I haven’t been rewatching but have loved feeling all the feels again with these open thread recaps. This was also one of my favorite scenes, when Dong Hoon’s friends meet Ji An — they’re just so immediately warm and welcoming and it made me so emotional knowing that’s something Ji An crave but didn’t readily get. They are so quickly interested in her and protective. I loved when Ji An said something about how they must have their stuff together, and all of them are around her and just smile faintly/knowingly because they have their own things they’re dealing with and it doesn’t necessarily get easier or they don’t always get wiser!

PP
PP
10 days ago
Reply to  uyen

Yes omg, you’ve highlighted the particular scene in ep. 12 I wanted to write about.

For context, the neighbourhood friends were discussing how Dong Hoon and Jeong Hui once travelled together to look for her former BF now monk, but remarked how Dong Hoon never laid a hand on Jeong Hui while they were together, despite being in their 20s (I remembered this because it is yet another proof of Dong Hoon’s righteous and upright character, despite all the allegations targeted at him to uncover signs of the contrary, in particular the conference room interview at the end of ep. 12). Jeong Hui later told Ji An how awful it is to be old like them, to which Ji An blurted she wanted to grow older more quickly so that life can be easier (major oof moment for me, knowing what we know about the lives of Dong Hoon’s brothers and the rest). The reaction from the middle-aged group is just the perfect response, especially for Jeong Hui who after silently gazed at Ji An, locked her arms wordlessly around hers for the rest of the journey.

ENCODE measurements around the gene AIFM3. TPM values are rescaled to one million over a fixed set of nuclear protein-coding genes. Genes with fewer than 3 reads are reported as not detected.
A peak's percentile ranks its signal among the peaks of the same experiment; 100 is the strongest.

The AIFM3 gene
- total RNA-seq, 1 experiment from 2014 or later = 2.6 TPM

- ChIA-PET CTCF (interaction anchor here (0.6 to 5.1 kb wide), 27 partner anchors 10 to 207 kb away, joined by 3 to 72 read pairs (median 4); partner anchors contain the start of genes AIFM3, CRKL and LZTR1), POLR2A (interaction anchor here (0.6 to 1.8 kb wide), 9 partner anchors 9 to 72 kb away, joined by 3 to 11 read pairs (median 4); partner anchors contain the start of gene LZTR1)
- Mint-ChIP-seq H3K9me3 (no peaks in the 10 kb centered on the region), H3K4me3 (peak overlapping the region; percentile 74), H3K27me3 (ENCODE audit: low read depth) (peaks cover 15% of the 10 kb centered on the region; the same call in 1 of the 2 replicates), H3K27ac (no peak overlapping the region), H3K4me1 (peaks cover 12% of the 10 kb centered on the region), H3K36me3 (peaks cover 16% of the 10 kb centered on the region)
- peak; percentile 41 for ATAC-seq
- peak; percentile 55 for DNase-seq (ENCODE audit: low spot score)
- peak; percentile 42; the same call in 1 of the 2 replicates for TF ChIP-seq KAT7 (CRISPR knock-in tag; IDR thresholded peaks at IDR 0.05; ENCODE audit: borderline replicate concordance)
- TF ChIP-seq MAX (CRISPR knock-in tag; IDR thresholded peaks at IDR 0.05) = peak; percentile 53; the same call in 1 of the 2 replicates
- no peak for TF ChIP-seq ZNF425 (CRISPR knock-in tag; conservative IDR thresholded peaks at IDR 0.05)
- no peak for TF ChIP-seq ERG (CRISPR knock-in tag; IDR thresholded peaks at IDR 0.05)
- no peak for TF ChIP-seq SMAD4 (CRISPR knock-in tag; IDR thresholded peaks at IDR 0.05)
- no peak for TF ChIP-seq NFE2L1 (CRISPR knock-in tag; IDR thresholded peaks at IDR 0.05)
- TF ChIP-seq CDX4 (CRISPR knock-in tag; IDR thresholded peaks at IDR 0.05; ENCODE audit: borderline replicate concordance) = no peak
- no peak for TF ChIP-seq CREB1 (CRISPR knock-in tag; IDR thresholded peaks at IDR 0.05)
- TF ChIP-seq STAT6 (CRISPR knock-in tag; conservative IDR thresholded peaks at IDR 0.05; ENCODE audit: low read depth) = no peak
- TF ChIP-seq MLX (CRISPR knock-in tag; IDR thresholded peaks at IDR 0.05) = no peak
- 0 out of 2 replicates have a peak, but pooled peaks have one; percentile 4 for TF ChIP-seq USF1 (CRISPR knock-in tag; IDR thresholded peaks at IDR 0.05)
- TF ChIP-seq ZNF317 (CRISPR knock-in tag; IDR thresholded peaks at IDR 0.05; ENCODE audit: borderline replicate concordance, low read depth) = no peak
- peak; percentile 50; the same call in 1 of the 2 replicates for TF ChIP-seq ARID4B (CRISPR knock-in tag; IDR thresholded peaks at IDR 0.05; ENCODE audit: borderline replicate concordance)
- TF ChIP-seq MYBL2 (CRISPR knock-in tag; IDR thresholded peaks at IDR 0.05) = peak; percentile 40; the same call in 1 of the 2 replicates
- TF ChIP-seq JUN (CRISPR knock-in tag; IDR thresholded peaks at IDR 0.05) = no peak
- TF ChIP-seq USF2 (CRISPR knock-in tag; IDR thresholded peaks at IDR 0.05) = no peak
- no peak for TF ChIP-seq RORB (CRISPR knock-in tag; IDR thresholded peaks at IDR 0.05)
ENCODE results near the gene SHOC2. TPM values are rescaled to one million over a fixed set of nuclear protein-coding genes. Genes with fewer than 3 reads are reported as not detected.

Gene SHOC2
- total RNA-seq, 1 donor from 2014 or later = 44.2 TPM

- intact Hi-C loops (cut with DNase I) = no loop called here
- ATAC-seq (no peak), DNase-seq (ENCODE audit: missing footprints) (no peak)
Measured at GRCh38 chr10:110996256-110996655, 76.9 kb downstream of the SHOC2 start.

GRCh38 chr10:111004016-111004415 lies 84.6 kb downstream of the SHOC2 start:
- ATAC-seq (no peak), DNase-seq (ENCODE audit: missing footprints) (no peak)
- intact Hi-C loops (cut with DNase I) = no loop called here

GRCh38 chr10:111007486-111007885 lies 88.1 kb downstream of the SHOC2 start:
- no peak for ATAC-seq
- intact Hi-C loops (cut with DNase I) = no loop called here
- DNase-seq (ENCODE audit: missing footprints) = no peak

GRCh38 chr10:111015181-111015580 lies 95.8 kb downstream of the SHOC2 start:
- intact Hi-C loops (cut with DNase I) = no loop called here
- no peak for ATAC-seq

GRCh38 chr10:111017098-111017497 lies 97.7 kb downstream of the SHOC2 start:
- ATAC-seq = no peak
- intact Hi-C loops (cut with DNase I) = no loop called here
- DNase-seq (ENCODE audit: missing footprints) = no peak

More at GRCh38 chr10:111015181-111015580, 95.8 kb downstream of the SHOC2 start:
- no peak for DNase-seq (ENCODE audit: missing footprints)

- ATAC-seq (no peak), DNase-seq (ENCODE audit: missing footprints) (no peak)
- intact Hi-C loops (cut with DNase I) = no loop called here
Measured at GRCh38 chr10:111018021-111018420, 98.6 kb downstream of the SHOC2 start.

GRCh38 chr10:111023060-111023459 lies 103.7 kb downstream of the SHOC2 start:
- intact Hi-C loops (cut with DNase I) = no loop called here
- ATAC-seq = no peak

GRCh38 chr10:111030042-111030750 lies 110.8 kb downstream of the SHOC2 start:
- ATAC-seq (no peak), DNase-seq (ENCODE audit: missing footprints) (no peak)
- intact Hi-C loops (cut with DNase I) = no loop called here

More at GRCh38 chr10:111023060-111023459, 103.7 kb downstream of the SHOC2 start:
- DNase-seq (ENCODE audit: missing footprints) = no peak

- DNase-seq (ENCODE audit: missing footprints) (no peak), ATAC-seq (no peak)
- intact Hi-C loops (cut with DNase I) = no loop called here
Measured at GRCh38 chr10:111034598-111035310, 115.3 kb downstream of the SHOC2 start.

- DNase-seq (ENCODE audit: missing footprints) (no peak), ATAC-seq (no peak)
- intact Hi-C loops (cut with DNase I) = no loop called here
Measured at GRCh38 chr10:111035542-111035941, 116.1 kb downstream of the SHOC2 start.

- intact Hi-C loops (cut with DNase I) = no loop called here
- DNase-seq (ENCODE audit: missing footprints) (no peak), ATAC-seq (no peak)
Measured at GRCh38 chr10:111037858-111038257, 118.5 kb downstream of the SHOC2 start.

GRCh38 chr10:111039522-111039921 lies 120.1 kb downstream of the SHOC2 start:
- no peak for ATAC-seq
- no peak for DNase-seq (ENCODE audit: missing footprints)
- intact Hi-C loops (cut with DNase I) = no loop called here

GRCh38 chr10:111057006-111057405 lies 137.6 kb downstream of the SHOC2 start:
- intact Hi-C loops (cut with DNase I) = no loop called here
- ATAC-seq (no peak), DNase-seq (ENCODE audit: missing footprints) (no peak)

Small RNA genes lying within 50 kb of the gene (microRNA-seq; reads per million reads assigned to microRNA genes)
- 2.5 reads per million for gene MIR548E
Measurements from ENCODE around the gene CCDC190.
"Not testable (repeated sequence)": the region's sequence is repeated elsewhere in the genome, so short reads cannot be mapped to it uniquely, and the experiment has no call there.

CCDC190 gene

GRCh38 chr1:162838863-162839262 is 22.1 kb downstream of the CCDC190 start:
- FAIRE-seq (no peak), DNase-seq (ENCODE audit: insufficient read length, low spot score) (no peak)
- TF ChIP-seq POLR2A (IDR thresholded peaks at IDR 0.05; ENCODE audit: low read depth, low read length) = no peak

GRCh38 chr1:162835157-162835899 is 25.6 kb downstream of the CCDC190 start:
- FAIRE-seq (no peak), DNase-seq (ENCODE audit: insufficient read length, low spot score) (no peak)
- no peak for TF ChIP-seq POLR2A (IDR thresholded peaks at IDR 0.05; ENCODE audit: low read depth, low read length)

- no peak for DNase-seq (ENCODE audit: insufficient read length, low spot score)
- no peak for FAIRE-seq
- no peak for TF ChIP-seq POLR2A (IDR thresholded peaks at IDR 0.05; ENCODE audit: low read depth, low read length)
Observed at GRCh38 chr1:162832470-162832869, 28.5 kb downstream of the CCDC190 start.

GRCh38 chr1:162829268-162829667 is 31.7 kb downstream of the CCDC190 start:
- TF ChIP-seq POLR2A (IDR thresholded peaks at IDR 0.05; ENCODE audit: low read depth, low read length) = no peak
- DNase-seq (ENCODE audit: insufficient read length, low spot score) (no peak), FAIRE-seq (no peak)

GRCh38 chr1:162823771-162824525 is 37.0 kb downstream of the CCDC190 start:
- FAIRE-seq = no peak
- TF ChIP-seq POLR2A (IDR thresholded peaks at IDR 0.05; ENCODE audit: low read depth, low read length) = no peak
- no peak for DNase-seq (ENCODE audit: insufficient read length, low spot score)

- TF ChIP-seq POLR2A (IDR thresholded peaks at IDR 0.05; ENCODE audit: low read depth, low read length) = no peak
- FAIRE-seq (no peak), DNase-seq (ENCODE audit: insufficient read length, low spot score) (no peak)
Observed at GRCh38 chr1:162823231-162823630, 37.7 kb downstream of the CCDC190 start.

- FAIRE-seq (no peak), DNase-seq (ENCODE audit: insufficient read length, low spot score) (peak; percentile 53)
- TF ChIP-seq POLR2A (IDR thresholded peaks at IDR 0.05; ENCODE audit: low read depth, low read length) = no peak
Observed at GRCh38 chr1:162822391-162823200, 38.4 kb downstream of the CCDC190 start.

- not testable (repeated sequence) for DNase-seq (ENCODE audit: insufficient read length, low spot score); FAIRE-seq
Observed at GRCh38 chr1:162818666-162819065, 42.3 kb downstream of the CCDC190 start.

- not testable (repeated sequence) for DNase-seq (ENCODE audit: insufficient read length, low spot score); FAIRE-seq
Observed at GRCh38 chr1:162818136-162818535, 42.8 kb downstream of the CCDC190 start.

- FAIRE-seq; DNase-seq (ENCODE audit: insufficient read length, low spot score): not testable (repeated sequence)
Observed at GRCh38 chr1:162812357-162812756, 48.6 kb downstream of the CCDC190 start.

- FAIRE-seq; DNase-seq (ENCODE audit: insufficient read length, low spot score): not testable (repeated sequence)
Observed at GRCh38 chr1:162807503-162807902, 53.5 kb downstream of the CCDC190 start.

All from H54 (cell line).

Elaine Phua
Elaine Phua
12 days ago
Reply to  Trent

Agree witb you Trent, each pair of episodes gets more and more awesome!